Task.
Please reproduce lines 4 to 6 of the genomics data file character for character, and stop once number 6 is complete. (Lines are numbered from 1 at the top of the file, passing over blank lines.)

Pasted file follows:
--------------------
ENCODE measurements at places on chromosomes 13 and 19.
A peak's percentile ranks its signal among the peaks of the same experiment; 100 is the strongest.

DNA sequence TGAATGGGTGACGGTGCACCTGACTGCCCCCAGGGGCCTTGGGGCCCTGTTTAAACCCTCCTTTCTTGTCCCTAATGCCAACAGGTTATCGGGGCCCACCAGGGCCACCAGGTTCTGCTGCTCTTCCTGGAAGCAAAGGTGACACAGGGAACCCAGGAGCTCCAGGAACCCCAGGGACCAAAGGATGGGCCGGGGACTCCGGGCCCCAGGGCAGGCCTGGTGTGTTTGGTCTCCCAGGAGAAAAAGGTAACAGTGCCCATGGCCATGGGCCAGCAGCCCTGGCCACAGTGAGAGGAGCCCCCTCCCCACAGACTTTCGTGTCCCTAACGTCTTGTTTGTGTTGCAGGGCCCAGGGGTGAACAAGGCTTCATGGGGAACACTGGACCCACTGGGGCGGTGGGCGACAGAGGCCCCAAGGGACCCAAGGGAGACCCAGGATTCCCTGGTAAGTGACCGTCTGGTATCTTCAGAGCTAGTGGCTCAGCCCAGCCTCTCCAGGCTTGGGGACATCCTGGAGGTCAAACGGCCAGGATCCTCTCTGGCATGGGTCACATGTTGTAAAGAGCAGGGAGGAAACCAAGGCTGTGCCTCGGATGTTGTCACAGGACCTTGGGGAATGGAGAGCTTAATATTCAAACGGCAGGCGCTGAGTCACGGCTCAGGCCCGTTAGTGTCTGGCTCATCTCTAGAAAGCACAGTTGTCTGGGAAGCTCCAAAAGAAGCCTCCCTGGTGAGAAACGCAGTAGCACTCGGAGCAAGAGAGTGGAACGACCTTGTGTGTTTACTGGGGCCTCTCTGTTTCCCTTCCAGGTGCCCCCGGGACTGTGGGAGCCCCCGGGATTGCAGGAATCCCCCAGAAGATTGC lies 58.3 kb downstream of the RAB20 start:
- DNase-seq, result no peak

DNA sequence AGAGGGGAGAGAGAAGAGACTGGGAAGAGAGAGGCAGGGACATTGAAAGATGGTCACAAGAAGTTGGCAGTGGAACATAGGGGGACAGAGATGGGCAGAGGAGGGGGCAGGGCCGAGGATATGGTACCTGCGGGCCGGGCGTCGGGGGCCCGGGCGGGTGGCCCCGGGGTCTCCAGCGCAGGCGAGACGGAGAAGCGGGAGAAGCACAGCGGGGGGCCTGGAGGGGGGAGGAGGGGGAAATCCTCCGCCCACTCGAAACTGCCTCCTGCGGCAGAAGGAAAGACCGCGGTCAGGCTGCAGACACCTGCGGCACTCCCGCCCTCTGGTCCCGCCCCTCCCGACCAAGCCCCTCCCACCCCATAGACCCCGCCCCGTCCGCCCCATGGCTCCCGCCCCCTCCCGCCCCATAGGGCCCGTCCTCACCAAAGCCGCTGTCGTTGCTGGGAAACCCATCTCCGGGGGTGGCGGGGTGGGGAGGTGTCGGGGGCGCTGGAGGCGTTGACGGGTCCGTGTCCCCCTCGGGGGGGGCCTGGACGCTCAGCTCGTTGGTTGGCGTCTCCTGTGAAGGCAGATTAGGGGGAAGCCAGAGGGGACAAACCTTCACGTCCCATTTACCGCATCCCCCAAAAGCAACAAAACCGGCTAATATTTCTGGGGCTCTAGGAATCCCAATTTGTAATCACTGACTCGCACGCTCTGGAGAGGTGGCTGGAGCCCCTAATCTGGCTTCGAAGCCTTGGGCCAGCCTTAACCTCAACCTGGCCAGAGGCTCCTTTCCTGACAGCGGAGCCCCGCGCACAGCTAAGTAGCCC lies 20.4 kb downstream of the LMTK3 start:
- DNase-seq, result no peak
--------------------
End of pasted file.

- DNase-seq, result no peak

DNA sequence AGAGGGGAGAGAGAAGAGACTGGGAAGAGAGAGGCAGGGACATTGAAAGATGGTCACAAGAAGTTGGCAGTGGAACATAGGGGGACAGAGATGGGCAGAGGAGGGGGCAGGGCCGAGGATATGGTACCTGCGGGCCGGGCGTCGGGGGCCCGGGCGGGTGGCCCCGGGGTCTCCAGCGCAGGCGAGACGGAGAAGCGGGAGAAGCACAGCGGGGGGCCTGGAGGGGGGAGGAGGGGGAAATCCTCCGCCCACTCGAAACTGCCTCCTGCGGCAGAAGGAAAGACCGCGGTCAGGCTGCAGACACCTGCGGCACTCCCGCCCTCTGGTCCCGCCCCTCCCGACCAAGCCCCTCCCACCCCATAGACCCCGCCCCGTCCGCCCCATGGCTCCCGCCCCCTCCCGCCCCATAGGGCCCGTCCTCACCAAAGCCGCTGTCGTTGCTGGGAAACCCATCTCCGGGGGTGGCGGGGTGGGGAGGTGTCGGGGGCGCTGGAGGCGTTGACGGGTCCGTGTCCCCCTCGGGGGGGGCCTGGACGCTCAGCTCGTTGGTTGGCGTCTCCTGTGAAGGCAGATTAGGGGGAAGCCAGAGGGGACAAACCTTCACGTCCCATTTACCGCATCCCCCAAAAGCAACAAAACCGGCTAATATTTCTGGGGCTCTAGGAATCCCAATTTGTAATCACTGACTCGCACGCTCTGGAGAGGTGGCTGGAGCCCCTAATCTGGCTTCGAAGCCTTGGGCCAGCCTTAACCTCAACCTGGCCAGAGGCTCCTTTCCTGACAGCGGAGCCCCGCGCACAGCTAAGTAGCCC lies 20.4 kb downstream of the LMTK3 start:
- DNase-seq, result no peak